By ANNA EDNEY
In a lab at Johns Hopkins University School of Medicine in Baltimore, a blob of human tissue designed to mimic the properties of
an intestine swells with fluid as scientists try to bring on symptoms associated with a bout of diarrhea.
It’s the first step to determine whether the structure, known as an organoid, can be used to test treatments for this ailment, which the World Health Organization says kills about 1.5 million children a year. The work is one of several similar efforts nationwide that are part of a push to make early product testing cheaper, faster and less prone to failure for Pfizer Inc. (PFE), Merck & Co. (MRK) and other drugmakers. The technology may one day help them spot drug reactions within days, or even hours, said Mark Donowitz, the Johns Hopkins research leader.
“That would speed the delivery of new medicines to patients that need them,” Kathy Hudson, acting deputy director of the National Institutes of Health unit funding the research, said in a telephone interview.
The Johns Hopkins scientists are set to report their findings at a meeting of the American Gastroenterological Association next week in Chicago, Donowitz said in an interview at his lab. While that research is among the most advanced being done in the U.S., more is coming.
Hudson’s Bethesda, Maryland-based unit, the National Center for Advancing Translational Sciences, last month said it was handing out $13 million in grants to 17 research organizations. The NIH, part of the U.S. Department of Health, is the world’s biggest source of funding for medical research, according to the agency’s website.
The money is part of a five-year, $70 million NIH effort to expand drug-testing methodology using organoids and a similar technology that fuses human cells, designed to function like organs, onto clear silicon chips. The chips, about the size of a quarter, would be easy to collect and work with.
In addition to moving the drug development process along more quickly, the new technology may be more accurate, according to Hudson. About 30 percent of drug compounds that had promising results in tests on animals fail in human trials because of potential safety risks, she said.
“If companies are better able to get signals of toxicity early and abandon toxic compounds early, that then saves them money,” Hudson said.
Pfizer, based in New York, spent $9.11 billion on research and development last year. Whitehouse Station, New Jersey-based Merck’s R&D expenses were $8.4 billion.
Some pharmaceutical companies have already begun exploring the use of human tissue grown in the laboratory for testing purposes.
In 2010, for instance, researchers at Basel, Switzerland- based Roche Holding AG (ROG) used stem cells to confirm toxicity from an antiviral medication the company had been developing. Roche had already abandoned the drug two years earlier after tests in rodents and rabbits showed it caused side effects in the heart. Had stem cell-derived heart tissue been available then, the company could have pulled the plug early, saving two years of work and millions of dollars.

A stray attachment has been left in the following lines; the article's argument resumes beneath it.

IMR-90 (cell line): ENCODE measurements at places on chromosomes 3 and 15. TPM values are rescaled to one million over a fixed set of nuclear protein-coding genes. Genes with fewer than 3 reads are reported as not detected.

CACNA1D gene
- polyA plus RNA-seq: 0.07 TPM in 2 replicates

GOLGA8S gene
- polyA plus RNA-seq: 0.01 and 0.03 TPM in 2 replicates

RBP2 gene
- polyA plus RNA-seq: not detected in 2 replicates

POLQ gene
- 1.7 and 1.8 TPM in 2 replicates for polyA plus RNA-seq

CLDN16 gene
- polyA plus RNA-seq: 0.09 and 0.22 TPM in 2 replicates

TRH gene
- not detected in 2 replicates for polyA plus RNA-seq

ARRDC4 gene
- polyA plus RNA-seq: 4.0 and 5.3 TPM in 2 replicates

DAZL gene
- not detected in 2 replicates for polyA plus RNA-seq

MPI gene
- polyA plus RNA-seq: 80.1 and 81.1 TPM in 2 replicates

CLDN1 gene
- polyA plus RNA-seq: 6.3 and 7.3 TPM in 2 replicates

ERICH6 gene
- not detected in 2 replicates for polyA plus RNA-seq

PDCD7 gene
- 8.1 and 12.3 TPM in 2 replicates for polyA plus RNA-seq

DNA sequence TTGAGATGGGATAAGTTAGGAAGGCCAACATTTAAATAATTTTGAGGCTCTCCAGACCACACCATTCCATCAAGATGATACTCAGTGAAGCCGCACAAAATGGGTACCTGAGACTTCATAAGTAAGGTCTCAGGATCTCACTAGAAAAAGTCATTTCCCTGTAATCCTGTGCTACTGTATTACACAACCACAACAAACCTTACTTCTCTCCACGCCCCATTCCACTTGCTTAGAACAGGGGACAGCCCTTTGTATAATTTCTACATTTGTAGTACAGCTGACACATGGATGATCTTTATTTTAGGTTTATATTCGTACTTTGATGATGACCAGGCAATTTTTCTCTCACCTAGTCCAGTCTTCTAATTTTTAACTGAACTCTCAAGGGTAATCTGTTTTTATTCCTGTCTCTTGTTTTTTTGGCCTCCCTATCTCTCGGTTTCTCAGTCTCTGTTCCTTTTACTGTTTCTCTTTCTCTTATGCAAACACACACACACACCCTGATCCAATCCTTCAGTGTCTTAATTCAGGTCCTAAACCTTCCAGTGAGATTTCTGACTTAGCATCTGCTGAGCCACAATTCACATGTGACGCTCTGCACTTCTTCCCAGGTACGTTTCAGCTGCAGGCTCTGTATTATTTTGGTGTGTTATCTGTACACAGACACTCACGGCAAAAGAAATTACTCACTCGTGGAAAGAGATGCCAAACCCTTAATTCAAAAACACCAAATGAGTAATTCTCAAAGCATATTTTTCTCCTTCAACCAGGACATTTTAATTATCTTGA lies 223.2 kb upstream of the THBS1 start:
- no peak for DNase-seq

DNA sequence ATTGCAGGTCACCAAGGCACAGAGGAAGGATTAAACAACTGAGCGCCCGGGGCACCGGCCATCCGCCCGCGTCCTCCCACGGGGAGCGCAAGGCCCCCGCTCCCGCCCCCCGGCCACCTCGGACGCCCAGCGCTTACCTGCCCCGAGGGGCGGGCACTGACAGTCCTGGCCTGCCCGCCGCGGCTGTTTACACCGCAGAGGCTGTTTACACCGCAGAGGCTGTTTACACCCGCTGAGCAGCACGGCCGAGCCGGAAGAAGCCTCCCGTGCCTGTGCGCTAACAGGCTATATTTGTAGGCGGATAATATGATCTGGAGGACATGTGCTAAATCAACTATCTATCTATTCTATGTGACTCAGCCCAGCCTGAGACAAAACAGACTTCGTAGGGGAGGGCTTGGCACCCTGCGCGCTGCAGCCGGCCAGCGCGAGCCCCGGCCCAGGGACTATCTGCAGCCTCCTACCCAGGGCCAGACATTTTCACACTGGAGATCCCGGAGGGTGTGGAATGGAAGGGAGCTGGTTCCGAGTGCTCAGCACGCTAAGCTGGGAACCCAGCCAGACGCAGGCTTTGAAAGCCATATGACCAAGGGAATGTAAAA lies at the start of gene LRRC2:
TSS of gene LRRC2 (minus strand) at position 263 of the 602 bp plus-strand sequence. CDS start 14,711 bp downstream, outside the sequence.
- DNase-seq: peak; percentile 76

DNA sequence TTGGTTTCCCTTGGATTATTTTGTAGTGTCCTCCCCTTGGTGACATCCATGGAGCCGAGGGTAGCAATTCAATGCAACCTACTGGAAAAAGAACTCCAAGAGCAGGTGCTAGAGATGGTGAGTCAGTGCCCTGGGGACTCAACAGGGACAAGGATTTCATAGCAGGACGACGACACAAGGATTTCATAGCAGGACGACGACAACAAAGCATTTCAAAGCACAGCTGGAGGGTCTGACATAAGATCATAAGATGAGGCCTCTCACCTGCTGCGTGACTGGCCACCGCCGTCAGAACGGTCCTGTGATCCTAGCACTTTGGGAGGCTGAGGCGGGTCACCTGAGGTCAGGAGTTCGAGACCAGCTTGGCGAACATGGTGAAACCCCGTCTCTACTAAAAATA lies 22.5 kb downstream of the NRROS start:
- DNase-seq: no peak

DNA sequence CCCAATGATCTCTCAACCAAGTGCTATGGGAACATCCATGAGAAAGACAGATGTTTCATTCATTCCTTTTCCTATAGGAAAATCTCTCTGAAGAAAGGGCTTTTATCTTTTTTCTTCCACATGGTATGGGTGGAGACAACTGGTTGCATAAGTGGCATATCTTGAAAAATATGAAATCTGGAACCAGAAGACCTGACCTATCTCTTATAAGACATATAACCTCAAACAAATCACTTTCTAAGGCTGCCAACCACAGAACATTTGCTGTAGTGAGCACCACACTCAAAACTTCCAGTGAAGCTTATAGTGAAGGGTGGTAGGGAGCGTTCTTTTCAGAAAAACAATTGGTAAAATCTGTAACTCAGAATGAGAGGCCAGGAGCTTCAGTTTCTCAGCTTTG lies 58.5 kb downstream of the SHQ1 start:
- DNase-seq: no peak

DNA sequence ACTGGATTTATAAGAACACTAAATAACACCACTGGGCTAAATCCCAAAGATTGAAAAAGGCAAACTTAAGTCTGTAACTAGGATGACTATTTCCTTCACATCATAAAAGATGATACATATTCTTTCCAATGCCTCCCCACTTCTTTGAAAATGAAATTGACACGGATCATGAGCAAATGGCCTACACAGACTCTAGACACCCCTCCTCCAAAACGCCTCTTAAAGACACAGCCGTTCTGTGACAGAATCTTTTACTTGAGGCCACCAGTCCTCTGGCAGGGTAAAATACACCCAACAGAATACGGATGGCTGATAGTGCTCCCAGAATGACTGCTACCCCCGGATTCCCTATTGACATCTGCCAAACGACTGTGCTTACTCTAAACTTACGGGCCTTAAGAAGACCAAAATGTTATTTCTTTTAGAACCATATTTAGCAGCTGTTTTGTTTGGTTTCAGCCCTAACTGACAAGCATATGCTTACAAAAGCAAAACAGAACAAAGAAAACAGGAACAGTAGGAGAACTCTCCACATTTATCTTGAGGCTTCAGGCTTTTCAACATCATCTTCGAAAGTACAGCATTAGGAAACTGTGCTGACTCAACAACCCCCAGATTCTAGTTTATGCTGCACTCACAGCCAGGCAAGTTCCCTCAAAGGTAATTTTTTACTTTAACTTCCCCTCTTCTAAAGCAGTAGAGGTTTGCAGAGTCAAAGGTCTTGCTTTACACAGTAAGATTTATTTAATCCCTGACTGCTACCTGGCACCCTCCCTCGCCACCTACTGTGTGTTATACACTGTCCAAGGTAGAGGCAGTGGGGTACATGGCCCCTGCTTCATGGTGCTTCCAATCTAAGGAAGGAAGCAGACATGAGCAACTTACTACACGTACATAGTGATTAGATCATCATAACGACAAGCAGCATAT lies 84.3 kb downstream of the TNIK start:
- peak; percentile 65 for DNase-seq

The NIH isn’t the only U.S. agency pushing the new technology. The Defense Advanced Research Projects Agency, the military’s research arm, has given Harvard University’s Wyss Institute in Boston $37 million to develop a way to integrate 10 organs-on-a-chip to mirror the complexity of the human body, the institute said in a July 24 announcement.
The Harvard program is led by Donald Ingber, the institute’s founding director. It is developing coin-sized chips with channels carved into them that are filled with human cells, as well as tiny pumps and other mechanical elements, to replicate how organs work at the cellular level.
For instance, the chips attempting to replicate the body’s ability to breathe carry both lung and capillary cells, separated by a porous membrane that has air on one side and blood on the other.
Drugmakers, especially those open to “scientific risk- taking and pushing the envelope a little bit, will be standing in line waiting to try these things,” said Bob Chapin, a senior research fellow for Pfizer who tests for toxicity in the earliest stages of drug studies.
“I’ll be one of the people clamoring to try a beta version,” said Chapin, who said he was speaking for himself, and not on behalf of his company.
The organoid at Johns Hopkins was derived from human stem cells. When scientists elevated levels of metabolic regulators in the tiny intestine that affect sodium absorption and chloride secretion, water accumulated in its cavity and it expanded. This is essentially what happens when a person has diarrhea, proving the organoid is functional, the researchers said.
“This kind of preliminary data is convincing and lets the NIH know we’re not wasting the American dollar,” said Donowitz, the lead researcher.
The eventual goal is to use the organoid to test potential treatments for diarrhea. In the U.S., one-third of acute cases are food-borne illnesses and the remainder related to viruses or bacteria, Donowitz said. There are about 2 billion cases of diarrhea a year globally, and the disease is the second-biggest killer of children under five, the WHO says.
The biggest benefit of the work may be the small amount of compound needed to conduct a trial versus rodent studies, Pfizer’s Chapin said. Early studies require 50 to 100 rats per molecule and potentially hundreds of grams of compound for testing, he said.
In contrast, researchers might need about 3 milligrams of a compound to test on a cell culture.
While it will probably be a while before the first organoids and cell chips are used to test pipeline products, Chapin said he’s looking forward to the opportunity.
“The sooner the better,” he said.